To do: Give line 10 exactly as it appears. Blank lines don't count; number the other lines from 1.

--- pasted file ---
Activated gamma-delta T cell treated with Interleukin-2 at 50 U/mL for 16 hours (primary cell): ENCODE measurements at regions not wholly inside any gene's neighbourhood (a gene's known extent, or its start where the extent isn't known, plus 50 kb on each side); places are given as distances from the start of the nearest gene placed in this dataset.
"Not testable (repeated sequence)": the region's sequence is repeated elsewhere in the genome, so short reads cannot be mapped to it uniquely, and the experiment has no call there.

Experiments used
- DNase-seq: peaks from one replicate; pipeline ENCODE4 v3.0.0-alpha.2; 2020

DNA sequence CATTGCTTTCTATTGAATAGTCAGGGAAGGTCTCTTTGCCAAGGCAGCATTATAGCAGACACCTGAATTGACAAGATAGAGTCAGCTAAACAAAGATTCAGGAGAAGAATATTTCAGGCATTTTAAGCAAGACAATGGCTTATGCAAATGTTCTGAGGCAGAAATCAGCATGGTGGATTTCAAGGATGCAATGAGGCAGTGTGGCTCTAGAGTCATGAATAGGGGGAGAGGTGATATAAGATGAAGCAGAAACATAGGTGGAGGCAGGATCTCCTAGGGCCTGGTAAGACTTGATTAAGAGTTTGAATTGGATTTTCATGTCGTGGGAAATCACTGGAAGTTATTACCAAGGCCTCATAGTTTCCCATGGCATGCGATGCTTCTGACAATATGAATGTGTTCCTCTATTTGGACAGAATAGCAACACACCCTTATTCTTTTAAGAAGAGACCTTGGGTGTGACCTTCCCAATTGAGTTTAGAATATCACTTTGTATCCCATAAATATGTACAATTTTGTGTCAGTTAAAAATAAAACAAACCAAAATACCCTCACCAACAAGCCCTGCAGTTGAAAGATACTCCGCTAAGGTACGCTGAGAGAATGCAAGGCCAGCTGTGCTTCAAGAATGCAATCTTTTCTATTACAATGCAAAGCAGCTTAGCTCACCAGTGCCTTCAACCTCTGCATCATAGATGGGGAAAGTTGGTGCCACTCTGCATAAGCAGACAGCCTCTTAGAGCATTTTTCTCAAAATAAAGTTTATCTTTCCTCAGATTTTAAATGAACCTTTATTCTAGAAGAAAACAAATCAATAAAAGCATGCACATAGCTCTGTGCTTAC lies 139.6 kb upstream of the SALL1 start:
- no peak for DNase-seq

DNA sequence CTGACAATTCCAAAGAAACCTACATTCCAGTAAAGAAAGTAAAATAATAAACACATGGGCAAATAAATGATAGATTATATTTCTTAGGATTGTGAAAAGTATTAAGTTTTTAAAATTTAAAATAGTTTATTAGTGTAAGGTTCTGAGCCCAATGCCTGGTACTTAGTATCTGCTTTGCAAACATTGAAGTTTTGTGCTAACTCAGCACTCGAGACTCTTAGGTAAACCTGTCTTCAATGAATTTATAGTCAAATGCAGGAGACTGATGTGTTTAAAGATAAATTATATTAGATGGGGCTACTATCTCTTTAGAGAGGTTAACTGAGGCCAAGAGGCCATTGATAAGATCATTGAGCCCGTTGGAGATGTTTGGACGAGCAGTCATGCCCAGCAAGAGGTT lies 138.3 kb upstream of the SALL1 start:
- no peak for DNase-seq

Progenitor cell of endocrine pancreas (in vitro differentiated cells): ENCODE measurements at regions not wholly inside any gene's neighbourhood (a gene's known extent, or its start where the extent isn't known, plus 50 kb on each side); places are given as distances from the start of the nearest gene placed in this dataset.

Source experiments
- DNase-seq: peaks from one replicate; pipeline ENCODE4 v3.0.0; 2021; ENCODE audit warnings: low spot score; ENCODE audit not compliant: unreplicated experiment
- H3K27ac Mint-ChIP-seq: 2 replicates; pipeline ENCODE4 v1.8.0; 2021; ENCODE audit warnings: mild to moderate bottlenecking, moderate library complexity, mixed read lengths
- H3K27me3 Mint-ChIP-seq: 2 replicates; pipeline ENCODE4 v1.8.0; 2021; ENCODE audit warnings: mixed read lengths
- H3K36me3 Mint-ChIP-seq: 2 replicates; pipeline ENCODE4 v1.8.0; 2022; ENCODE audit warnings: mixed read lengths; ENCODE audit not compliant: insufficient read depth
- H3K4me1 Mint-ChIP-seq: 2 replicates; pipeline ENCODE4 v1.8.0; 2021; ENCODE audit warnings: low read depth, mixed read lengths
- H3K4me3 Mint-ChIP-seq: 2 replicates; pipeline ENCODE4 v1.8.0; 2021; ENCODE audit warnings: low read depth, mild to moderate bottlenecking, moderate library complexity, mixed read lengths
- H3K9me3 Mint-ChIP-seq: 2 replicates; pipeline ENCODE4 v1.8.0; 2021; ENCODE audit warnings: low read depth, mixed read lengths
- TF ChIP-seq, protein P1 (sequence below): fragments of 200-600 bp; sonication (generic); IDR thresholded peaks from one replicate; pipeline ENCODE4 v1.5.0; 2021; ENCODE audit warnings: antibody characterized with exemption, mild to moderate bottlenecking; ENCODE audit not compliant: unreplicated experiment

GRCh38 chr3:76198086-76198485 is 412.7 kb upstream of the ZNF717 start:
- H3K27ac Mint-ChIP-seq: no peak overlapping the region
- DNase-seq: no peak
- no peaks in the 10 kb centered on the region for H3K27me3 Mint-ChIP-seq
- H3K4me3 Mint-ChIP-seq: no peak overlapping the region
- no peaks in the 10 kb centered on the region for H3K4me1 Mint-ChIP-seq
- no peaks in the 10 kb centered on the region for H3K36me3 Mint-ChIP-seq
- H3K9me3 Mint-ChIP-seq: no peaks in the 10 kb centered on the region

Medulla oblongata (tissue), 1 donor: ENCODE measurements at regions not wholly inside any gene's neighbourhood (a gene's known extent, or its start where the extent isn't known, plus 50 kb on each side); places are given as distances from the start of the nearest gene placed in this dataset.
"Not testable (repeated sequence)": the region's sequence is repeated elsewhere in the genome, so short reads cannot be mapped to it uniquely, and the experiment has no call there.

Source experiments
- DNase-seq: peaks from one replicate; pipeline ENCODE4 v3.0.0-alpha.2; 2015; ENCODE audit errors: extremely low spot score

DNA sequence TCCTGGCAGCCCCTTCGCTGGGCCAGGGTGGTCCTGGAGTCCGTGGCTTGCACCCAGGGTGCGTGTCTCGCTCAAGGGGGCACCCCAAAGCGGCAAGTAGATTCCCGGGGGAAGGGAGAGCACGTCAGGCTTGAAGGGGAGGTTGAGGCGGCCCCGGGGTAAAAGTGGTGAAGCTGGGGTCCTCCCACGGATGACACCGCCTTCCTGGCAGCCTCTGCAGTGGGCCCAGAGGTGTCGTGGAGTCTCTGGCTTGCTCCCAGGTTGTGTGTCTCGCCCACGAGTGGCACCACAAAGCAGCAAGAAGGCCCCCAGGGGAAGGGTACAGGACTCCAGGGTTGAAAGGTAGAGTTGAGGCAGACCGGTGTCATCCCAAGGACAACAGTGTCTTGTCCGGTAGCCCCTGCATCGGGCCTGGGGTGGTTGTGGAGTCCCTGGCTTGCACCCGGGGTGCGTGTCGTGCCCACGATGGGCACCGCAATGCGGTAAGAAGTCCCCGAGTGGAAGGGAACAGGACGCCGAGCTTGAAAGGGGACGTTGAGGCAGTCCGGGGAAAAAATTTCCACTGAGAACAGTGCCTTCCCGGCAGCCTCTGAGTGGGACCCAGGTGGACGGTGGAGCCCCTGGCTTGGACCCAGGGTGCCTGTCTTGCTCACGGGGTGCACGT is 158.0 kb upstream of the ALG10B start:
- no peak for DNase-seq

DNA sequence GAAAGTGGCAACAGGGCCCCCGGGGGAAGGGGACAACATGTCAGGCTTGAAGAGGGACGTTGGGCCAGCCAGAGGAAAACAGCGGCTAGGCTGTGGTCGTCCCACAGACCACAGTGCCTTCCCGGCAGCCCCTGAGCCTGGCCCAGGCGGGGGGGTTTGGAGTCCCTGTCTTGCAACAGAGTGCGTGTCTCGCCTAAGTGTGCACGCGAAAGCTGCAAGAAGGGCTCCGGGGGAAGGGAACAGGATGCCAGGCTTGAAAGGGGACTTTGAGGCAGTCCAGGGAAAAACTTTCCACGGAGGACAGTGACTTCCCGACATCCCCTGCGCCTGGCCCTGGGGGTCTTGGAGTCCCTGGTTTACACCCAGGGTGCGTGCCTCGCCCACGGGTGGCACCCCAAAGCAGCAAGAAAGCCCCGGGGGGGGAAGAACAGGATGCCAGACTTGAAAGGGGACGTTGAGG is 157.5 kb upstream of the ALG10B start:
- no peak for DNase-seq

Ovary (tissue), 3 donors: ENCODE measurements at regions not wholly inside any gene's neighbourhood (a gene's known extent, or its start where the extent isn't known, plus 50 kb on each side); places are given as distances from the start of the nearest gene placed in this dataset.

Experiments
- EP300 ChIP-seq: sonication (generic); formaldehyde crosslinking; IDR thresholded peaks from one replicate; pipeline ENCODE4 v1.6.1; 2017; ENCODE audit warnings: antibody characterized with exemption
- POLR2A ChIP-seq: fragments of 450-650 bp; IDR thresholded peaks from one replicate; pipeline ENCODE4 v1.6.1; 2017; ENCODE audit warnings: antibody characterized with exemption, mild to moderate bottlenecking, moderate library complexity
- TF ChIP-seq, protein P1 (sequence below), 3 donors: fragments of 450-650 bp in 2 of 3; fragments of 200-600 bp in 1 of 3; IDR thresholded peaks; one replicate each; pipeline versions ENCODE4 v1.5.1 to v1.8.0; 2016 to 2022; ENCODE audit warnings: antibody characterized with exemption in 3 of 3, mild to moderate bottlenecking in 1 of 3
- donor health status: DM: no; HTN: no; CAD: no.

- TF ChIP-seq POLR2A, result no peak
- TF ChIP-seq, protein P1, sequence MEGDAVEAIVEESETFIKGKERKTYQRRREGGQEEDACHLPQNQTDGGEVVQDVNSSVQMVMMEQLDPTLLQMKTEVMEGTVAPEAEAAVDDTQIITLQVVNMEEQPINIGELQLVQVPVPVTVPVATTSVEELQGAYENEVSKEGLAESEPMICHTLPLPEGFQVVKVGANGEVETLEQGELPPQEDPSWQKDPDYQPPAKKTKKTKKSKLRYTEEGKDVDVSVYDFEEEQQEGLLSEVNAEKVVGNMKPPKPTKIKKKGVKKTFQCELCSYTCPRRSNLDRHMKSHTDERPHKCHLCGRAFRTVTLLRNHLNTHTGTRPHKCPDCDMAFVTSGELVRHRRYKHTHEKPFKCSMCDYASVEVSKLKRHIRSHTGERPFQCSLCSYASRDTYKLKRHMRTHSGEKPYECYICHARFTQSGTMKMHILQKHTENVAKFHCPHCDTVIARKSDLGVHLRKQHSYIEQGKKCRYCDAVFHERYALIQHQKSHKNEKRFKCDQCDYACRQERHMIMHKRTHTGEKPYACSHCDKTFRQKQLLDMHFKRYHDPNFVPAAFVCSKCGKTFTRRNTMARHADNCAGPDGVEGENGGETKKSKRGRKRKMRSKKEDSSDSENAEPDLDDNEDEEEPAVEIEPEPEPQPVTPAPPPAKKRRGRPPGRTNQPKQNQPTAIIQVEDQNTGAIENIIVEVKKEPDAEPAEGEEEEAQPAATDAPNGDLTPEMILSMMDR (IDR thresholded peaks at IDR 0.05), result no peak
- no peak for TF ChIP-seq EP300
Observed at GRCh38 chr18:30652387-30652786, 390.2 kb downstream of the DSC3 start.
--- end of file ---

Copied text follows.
Source experiments